“Hope has been beheaded”: France shaken after the beheading of history professor Samuel Paty outside Paris

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The brutal beheading of a history professor in a Paris suburb rocked France – Friday’s attack marking the second time terror has rocked the country in just three weeks.

President Emmanuel Macron argued the country’s fight against Islamic terrorism was ‘existential’ after the teacher was killed after showing his students caricatures of the Prophet Muhammad in a French satirical weekly Charlie Hebdo.

A police official said the attack suspect was shot by police about 600 meters from where the teacher was killed.

Caroline Fourest, a prominent French feminist journalist, former Charlie Hebdo columnist, told BBC Radio 4 Today program: “I was very, very shocked. Not that this murder was a surprise – we have now lived for almost eight years under the constant threat of a terrorist attack.

“We are particularly shocked because this attack targets a teacher. In the history of the French Republic, teachers symbolize a very special figure. The one who gives you the hope of unity and fraternity.

“Sometimes we feel that this battle against religious fanaticism is endless but the only secret hope we have is that the teachers, with their patience and pedagogy, can block and spread the hatred and fanaticism at the heart of the next generation doing they understand satirical culture, Charlie Hebdoand freedom of expression. But yesterday some of that hope was beheaded.

She argued that those who “dare” to defend secularism and freedom of expression in the country are under great pressure.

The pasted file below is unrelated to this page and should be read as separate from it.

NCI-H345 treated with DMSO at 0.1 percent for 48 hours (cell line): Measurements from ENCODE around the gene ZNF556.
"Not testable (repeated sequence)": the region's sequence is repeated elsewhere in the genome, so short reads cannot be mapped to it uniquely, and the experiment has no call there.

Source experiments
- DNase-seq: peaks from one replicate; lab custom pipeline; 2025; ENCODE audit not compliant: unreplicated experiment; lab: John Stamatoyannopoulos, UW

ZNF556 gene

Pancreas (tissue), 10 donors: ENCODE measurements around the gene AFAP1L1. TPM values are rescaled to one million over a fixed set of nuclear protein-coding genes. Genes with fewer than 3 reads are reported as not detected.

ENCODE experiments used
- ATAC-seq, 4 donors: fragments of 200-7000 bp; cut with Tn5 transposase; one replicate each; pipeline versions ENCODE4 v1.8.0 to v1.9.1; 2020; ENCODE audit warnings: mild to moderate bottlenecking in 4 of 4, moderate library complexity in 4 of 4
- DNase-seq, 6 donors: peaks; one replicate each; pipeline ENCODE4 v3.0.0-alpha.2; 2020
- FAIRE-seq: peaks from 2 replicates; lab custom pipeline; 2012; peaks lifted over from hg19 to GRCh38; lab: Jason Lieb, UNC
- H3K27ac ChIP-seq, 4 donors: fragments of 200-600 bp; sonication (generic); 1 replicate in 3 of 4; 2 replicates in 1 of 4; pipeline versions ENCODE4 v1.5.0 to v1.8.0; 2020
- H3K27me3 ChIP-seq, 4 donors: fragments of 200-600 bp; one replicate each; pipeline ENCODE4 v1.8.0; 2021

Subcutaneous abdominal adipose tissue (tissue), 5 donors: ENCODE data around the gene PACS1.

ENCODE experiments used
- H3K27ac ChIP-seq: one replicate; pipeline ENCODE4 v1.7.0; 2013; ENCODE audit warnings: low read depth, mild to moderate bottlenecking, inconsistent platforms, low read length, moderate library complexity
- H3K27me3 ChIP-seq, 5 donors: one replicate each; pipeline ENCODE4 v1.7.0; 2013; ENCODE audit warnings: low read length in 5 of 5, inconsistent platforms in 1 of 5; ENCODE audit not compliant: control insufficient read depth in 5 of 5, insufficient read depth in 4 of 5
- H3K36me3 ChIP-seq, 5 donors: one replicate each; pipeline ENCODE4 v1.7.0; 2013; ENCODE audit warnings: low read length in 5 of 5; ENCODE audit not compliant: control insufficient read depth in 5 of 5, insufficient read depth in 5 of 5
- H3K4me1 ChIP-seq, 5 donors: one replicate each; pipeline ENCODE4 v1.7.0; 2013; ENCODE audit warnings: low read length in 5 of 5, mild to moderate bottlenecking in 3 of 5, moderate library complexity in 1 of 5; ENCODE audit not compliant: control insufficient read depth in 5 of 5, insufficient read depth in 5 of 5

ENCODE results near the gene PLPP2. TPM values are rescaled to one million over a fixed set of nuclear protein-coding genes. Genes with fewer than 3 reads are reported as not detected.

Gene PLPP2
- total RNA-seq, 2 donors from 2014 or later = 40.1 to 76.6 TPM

Ms Fourest added: “We cannot win a war because it is an asymmetrical war, between reason on one side and madness on the other. You can be patient and specific. You can explain over and over and over again. “

His comments come after two reporters from a film production company were stabbed with a meat cleaver outside the former offices of Charlie Hebdo three weeks ago.

18-year-old Pakistani man arrested for attack told police he was upset Charlie Hebdo had republished the caricatures of the Prophet of Islam.

Fourteen people suspected of being involved in the 2015 terrorist attack on Charlie Hebdo, which took place after the newspaper published cartoons of the Prophet of Islam are currently on trial in Paris – with the trial scheduled to continue until November.

At the French National Assembly, the equivalent of parliament, deputies rose to pay tribute to the teacher killed on Friday.

Authorities said the teacher discussed the caricatures of the prophet of Islam Muhammad with his class.

The 47-year-old teacher, who taught history and geography at the Conflans-Sainte-Honorine school, north-west of Paris, now bears the name of Samuel Paty.

French police said the suspect was an 18-year-old Chechen. Chechnya is a predominantly Muslim Russian republic in the North Caucasus.

France’s counterterrorism prosecution said authorities investigating the man’s murder also arrested nine suspects, including the attacker’s grandparents, parents and 17-year-old brother.

Police said the suspect was armed with a knife and an airsoft gun – which shoots plastic pellets – and police opened fire after failing to respond to orders to give up and take action threateningly.

The teacher had received threats after he opened a discussion “for a debate” on the cartoons about 10 days ago, a police official told The Associated Press. A student’s parent had filed a complaint against the teacher, another police official said.

Charlie Hebdo tweeted: “Charlie Hebdo expresses his sense of horror and revolt after a teacher in the line of duty was murdered by a religious fanatic. We express our deepest support to his family, loved ones and all teachers.

“Intolerance has just crossed a new threshold and seems to stop at nothing to impose its terror on our country. Only the determination of political power and the solidarity of all will overcome this fascist ideology. This dirty act mourns our democracy but must make us more combative than ever to defend our freedom.

Prime Minister Jean Castex said on Saturday that France would react with the greatest firmness following the beheading of the professor.

“Through one of its defenders, it is the Republic which has been struck to the heart by Islamist terrorism”, tweeted Mr. Castex.

“In solidarity with its teachers, the State will react with the greatest firmness so that the Republic and its citizens live, free! We will never give up. Never. “

Additional reports by agencies

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